It has been said that wealth is not determined by the amount of money or assets one has, but instead by the number of networks of productivity and exchange one can access. If this is true, then we can easily spot the barriers to social and financial progress when we look at everyday systems that exclude the poor.
One of the most obvious of these is the banking system. Poor people are cut off from starting and growing businesses, partaking in global trade, saving money, even getting paid, because banks have excluded them from using their products and services.
In 2013 New York City’s Association for Neighborhood and Housing Development reported that the city’s 23 largest banks had deposits exceeding $590 billion, but lent or invested only 1.35 percent of these funds in a way that benefited low- and moderate-income residents.
Now imagine what this number looks like in developing countries.
In order to issue a loan, banks need to look at a borrower’s credit history, which starts with confirming their identity. Technology is quickly helping to make this process easier, and to make more low- and moderate-income people bankable.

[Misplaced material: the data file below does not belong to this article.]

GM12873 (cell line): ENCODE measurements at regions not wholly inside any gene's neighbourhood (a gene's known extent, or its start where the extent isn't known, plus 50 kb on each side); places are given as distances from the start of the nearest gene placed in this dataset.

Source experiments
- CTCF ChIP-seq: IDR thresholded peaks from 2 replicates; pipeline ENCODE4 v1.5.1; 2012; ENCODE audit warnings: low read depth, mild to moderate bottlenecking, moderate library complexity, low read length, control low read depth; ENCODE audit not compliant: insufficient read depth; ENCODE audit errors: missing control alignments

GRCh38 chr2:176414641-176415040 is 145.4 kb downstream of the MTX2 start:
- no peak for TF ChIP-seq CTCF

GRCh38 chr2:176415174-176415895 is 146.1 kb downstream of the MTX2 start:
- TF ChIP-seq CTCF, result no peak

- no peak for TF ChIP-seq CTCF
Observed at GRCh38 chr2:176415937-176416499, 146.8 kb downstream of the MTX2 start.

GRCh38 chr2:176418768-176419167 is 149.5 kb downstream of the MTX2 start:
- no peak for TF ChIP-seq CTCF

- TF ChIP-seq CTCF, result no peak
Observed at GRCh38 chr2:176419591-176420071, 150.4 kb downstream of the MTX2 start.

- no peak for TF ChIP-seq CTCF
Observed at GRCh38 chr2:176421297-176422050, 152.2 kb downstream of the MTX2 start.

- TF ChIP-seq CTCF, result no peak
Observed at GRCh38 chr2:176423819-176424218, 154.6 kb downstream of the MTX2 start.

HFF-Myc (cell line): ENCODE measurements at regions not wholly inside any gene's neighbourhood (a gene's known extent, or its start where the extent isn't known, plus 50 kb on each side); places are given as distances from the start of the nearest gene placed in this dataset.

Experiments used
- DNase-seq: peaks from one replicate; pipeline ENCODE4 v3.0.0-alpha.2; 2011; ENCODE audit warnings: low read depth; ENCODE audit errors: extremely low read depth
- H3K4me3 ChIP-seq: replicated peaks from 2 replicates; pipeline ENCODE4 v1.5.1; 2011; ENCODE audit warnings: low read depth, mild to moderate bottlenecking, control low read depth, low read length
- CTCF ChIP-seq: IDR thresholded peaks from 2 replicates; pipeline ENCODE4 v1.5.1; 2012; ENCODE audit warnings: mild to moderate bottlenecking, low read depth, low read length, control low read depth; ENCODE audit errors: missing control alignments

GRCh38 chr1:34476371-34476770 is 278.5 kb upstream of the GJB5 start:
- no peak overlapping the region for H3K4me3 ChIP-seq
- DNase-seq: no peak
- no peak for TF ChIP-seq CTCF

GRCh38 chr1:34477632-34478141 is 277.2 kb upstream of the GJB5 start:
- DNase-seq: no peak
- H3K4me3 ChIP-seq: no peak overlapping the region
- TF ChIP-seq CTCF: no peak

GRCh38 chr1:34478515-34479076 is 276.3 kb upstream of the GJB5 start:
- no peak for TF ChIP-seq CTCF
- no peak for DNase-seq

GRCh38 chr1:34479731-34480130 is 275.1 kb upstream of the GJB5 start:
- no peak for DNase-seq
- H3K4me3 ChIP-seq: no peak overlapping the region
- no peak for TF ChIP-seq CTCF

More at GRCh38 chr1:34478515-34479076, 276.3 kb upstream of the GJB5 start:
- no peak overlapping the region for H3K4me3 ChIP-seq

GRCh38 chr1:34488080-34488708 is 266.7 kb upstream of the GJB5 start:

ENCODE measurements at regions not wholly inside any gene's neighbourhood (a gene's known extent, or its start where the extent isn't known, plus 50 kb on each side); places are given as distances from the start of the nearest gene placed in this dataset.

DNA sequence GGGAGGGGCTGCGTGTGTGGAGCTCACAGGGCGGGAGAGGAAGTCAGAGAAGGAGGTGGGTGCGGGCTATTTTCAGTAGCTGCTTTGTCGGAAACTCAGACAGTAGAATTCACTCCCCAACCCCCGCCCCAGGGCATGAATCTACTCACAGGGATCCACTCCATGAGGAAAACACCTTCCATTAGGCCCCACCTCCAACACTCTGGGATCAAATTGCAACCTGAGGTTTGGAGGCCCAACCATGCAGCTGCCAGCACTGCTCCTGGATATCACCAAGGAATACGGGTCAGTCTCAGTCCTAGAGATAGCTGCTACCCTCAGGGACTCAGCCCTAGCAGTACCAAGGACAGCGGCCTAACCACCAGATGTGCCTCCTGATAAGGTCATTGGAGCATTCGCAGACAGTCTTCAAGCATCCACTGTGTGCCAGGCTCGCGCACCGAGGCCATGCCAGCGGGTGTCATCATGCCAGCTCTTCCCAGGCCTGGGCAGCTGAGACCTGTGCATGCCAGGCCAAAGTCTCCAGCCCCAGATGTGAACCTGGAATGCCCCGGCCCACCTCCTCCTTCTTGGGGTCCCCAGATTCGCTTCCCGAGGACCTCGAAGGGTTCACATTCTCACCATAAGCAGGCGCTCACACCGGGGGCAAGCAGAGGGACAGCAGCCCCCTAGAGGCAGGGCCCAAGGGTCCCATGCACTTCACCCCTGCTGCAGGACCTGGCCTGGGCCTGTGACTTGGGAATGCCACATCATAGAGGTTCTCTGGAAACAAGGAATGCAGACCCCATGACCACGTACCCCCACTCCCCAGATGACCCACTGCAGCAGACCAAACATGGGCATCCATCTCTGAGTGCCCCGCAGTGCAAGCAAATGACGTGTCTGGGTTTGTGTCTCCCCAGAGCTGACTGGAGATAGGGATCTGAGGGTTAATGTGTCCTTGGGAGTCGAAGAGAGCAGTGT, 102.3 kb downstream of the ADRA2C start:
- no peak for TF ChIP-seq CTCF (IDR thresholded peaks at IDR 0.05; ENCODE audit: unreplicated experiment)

As Jason Lamb pointed out, the Unique Identification Authority of India has almost finished giving every citizen a digital identity—through biometrics scanning and fingerprinting—to help solve the country’s “identity crisis”: the lack of documentation on who is actually an Indian citizen. The government is using this digital identity—called Aadhaar—to help bring previously excluded people into the banking system.